50 Metre Dry Dive at the Midlands Dive Chamber, Rugby, Warwickshire. 29th April 2023.
Attended by Mike Waddington, Trisha Mason, Bailey Walker, Tristan Martin, Kate Martin. Organised by James duCassé.
The Midlands Diving Chamber, aka MDC, is one of the largest volume Hyperbaric chambers in the country and serves most of the central part of the UK. We are fortunate to be located within an hour of this chamber, so if we do get into a diving incident whilst diving locally or at least close enough to be directed there, the homeward trip will be relatively short!
We changed into a set of hospital scrubs shortly after arrival, and the staff made us feel at ease. Robbie Renalson is the Hyperbaric Supervisor and Technician, and he ran through an excellent informative presentation which detailed the history and uses of the chamber, including the vast area it serves, and the type of other activities that go on there which, outside of recompression of Scuba divers, included rehabilitation for multiple illnesses and for treating athletes.
Robbie’s presentation technique was engaging and professional, helping put us all at ease. Once the presentation was over (about 30-40 minutes), we entered the chamber and sat on seats in a space similar to a large caravan. You could easily stand up, and even with the max ten people inside, there wasn’t any feeling of claustrophobia.
Some of us took dive computers, and Tristan brought along his go pro which allowed an impartial witness to the going’s on inside the chamber.
With the door locked, Andy, the Chamber Technician, gave the signals to go ahead, checked with us, and after everyone confirmed okay to go, the pressure increased.
The noise as the air was pushed in caused the room to heat up gently, and with us all clearing our noses frantically, we were told after a minute or so, we’d reached 3 metres! It was a bit anticlimactic, but it was to demonstrate to us all that they take us down slower than we could possibly descend on a real dive.
Once acclimated at 3 metres, he gave the go-ahead to go down to 50 metres. Andy called out the depths as we descended, with everyone regularly equalising. There was a marked increase in heat during the descent, and I’m told the room reached 30c. I was silent for most of the descent until Mike spoke up; when I realised his voice was squeaky like a chipmunk, I couldn’t help but start laughing, then others spoke up, and each in unison realised how different they sounded.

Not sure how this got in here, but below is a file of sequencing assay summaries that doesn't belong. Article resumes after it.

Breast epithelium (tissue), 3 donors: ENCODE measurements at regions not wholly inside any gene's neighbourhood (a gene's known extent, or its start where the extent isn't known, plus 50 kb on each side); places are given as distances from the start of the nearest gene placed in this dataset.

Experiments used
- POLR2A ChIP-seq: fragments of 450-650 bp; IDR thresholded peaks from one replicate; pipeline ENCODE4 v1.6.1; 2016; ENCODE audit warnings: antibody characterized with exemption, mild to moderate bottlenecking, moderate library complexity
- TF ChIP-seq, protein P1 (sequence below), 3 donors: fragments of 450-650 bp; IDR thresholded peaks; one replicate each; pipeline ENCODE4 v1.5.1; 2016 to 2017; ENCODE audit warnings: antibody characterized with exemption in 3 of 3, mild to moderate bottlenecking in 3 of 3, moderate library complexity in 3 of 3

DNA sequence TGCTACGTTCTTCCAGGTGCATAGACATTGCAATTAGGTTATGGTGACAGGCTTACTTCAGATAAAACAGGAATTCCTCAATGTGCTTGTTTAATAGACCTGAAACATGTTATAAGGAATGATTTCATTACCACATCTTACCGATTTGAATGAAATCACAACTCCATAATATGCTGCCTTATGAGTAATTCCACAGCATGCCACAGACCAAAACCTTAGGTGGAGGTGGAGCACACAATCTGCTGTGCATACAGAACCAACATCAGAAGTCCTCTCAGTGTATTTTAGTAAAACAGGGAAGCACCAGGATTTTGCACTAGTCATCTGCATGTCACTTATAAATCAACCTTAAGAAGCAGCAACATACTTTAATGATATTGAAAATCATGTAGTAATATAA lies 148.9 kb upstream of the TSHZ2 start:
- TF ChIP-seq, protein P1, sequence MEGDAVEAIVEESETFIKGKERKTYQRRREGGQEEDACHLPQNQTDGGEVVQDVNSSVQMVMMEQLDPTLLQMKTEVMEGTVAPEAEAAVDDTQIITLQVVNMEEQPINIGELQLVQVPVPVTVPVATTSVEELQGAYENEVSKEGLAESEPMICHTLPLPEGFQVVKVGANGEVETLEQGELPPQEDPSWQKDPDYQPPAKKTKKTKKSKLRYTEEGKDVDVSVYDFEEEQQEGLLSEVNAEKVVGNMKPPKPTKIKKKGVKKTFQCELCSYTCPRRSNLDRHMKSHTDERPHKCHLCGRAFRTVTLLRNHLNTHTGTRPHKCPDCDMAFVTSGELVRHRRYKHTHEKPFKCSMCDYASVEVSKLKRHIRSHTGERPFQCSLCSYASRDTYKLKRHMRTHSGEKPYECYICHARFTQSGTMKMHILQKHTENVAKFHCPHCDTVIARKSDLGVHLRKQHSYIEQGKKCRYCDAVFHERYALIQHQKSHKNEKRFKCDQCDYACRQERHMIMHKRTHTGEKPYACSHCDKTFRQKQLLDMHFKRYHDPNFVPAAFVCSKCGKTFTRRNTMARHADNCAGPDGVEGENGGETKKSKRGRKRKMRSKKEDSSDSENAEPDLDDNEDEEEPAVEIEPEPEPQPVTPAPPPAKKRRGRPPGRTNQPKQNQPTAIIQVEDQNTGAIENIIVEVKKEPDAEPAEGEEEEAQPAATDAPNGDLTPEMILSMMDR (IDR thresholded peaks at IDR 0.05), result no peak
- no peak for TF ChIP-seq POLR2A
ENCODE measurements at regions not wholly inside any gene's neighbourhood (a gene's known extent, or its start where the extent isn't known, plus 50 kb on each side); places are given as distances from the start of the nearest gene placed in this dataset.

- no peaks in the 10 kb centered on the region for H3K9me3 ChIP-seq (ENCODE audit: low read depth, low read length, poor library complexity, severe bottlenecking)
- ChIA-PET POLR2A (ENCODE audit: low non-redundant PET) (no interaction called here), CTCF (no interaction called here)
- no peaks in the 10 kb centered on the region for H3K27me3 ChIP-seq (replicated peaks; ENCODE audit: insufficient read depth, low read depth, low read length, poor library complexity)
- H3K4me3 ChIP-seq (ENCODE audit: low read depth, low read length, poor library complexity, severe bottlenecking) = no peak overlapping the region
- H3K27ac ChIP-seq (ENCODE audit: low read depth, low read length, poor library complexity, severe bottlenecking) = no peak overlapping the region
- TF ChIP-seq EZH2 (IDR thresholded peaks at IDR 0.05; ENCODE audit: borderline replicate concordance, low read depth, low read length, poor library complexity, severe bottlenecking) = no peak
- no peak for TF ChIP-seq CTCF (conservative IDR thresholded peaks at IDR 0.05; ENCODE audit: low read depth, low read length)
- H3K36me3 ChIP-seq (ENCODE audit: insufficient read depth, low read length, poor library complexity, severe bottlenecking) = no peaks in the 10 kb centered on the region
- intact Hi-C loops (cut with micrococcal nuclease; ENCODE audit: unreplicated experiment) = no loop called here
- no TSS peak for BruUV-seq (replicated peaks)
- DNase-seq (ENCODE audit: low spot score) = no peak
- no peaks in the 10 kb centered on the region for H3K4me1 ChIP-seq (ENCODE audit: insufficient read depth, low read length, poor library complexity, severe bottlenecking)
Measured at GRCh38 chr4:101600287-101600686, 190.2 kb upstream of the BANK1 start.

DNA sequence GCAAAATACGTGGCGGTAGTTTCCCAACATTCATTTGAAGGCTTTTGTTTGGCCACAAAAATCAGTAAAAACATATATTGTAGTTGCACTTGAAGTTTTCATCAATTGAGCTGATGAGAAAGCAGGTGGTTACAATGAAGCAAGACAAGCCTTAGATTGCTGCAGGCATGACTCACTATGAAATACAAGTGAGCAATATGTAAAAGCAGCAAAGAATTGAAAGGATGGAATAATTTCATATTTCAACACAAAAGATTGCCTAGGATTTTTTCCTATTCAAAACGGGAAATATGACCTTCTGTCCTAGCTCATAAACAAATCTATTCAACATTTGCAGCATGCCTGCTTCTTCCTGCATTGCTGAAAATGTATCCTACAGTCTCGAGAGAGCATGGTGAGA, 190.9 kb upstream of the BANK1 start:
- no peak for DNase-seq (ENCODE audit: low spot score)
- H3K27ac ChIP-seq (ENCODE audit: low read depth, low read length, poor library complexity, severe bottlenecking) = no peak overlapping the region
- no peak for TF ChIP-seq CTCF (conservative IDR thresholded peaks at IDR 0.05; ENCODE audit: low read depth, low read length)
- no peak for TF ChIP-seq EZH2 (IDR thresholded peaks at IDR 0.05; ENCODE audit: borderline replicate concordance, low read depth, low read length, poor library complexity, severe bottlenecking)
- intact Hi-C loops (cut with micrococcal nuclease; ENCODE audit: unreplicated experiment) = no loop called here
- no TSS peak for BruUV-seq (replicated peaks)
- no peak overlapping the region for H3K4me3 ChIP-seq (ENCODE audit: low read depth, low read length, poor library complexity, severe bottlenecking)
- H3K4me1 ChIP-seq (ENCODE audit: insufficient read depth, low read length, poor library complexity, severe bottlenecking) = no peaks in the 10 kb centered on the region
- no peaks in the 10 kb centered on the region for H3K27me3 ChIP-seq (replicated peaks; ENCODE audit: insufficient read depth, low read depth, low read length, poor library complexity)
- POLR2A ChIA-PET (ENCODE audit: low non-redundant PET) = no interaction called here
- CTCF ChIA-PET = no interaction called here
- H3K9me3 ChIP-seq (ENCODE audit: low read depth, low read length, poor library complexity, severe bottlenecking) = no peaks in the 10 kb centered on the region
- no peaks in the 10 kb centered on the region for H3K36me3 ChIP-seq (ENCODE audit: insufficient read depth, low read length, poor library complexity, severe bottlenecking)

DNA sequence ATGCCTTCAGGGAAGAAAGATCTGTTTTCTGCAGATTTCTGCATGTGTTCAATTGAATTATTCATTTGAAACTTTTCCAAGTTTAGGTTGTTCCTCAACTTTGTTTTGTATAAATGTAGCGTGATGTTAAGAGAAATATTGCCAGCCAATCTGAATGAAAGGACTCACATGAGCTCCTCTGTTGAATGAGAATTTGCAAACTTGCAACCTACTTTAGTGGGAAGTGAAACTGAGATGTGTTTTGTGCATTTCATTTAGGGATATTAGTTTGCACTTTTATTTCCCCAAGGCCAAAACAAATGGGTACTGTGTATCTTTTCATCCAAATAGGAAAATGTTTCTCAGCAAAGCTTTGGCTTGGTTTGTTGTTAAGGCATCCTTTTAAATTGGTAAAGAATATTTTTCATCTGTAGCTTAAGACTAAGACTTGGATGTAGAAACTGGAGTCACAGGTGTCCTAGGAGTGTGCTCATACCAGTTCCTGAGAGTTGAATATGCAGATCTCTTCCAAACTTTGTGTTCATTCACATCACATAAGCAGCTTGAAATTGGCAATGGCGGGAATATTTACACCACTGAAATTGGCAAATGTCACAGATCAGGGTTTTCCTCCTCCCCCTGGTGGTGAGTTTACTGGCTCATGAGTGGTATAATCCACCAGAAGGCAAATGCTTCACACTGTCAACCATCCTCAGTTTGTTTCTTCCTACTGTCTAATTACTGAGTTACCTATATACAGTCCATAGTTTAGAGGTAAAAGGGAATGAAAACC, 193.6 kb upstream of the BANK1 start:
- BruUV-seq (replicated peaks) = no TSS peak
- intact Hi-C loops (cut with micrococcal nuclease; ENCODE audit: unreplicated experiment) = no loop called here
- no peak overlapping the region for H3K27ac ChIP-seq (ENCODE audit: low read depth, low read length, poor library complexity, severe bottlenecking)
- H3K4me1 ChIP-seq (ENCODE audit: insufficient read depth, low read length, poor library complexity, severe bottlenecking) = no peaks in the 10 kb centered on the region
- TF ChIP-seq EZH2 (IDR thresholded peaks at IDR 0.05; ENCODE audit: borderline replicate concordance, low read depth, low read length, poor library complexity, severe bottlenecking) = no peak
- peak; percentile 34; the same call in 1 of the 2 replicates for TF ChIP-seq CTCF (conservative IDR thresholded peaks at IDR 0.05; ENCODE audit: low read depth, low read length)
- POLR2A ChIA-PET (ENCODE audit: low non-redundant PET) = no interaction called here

Feeling very giddy and childish, the effects of narcosis had definitely taken hold of us at varying degrees. We all had a ping pong ball on our seats, all of which popped under the compression. There was also a sample of neoprene fabric which had flattened out as an example of how much neoprene exposure protection can become less thermally efficient at depth.
Once we reached ‘50 Metres’, we were given a simple task to do, which involved making a single six-letter word up from magnetic letters like you’d find on a fridge door owned by a family with young children; the only clues to what the words were was six numbers which correlated to a letter in the alphabet.
I found the task surprisingly hard to complete, but it seemed clear that some of the groups were more affected by narcosis than others. Bailey was on point and was straight into the letters (I get the impression she is very competitive!), but she was on my team, so we won the first round.
After we finished the task, we put the boards down and started the ascent using Navy Table 62 as the guide. We donned ear defenders as the noise of the air rushing in was quite loud. Andy called out the depths again as the air got colder, with temps going down to 15c at one point.
We reached 18 metres, and the ascent stopped whilst we donned oxygen masks which supplied us with 100% Oxygen for the remainder of the ascent. We continued…
We reached 9 metres, where we would stay for several minutes, so Andy handed out cards again for us to repeat the exercise with different words. Again once we had our cards, we got started, and again my teammate was straight on the task, and I was handicapping her progress, so much in fact that we came second to Mike and Tristan…the shame!
The time came to ascend again, and the air rushed in as before. We continued to chat amongst ourselves, with Andy asking us questions to keep us engaged.
Eventually, we reached sea level, and the door could be opened.
The experience hadn’t ended yet, as we were taken around to the control panel and shown how it all worked. Again Robbie is excellent at presenting, being transparent, engaging and informative.
As the session wrapped up, those of us who brought along log books added this as a dive and got it stamped. Dive computers also had the dive logged, and we also got a goodie bag and t-shirt to show for the trip.
Overall this dry-dive was really worthwhile doing, is excellent value for money, and this kind of activity supports the ongoing use of the treatment centre. The people running the chamber are all straightforward to talk to, knowledgeable and very approachable.
All in all, a great day, thanks to all the club members that attended.